You don’t need to look far to hear tons of “networking” tips (and I won’t add much here), but reaching out to people really did help me in my recruiting process. I managed to meet several people who mentored me through many case interviews, checked my resume, and helped move my application forward.
Taking unpaid opportunities
Late in my junior year I did an unpaid internship for a private equity firm. It was something I could do from campus, but required enough time that I had to severely reduce the hours I spent at my BYU job. It was a tough financial decision, but having that experience on my resume added significantly to my credibility to employers and business sense as a person.
I also spent multiple summers doing unpaid internships before landing a paid one in my last summer. My finances were tight, but I managed to find grants, scholarships, and other extra-funding that let me break-even on my wage-less summers. Try to get creative as you search for the flexibility to accept offers from the best opportunities instead of from the best paychecks.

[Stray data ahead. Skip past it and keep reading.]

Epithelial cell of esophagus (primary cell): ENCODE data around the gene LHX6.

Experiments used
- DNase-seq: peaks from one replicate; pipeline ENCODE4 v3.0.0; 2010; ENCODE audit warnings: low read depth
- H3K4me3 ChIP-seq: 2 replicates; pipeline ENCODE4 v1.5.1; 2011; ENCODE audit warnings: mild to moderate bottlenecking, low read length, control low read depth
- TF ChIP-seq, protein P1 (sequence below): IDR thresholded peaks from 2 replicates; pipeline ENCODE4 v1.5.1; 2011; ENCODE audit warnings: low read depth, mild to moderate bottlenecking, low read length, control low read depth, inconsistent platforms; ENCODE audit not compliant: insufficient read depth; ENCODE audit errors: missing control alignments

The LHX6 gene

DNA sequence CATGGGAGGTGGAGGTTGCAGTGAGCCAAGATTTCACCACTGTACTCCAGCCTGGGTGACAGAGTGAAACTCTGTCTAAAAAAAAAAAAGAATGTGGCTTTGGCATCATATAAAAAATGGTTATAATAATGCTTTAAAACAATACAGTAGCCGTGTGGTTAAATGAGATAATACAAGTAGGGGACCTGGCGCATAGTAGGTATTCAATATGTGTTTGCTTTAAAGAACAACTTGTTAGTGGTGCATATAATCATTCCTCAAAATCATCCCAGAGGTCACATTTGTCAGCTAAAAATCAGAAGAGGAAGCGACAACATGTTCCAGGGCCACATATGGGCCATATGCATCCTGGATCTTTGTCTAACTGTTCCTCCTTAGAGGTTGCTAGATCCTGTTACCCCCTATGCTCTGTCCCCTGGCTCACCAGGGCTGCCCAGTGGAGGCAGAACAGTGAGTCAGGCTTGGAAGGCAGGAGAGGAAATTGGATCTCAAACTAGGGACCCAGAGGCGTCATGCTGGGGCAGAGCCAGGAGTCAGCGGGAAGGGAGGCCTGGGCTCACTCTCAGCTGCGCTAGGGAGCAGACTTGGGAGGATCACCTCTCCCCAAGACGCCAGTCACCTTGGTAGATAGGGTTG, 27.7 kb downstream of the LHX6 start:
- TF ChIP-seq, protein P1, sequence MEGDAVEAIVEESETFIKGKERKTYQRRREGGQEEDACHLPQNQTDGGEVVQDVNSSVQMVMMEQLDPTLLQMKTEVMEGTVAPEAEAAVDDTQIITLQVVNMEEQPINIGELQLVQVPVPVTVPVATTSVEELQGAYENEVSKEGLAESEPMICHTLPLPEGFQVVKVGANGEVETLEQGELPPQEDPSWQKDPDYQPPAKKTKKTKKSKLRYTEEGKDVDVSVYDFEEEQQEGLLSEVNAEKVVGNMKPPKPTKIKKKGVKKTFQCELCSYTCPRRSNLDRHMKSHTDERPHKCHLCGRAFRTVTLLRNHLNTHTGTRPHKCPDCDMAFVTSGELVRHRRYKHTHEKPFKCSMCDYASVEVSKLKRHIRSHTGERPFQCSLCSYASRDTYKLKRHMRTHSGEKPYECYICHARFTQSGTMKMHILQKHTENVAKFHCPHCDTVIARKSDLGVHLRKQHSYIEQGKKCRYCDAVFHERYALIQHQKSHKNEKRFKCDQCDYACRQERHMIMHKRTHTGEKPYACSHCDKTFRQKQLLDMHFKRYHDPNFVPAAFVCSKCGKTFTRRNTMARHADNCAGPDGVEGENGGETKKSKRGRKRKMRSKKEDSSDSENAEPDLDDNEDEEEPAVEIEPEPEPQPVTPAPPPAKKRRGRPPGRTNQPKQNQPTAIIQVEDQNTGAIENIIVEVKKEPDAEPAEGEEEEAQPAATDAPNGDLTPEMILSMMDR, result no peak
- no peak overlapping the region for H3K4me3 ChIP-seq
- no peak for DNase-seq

Passing an interview
Leading a club
During my freshman year, I started BYU’s Anti-Human-Trafficking Club. This did two incredible recruiting-related things for me. First, it provided something interesting for my interviewers to focus on. Most of my interviews focused around a conversation about human trafficking. I was able to have more meaningful conversations about life, the struggles, and trying to make a meaningful impact on people. People remembered me as the anti-human-trafficking guy, and that was a good brand to have.
Second, leading a club gave me lots of valuable experience and additional opportunities I couldn’t have foreseen. My experience being in charge of an organization gave me first-hand insight into management and other business problems that I was asked to solve in interviews I could tell stories about helping people who were struggling with assignments, motivating volunteers, creating plans where none exist, and trying to manage events. It also gave me a chance to speak at TEDxBYU and connect with many other sharp people with similar interests. My interviews were much more meaningful with the front-lines experience I had taking charge of something substantive.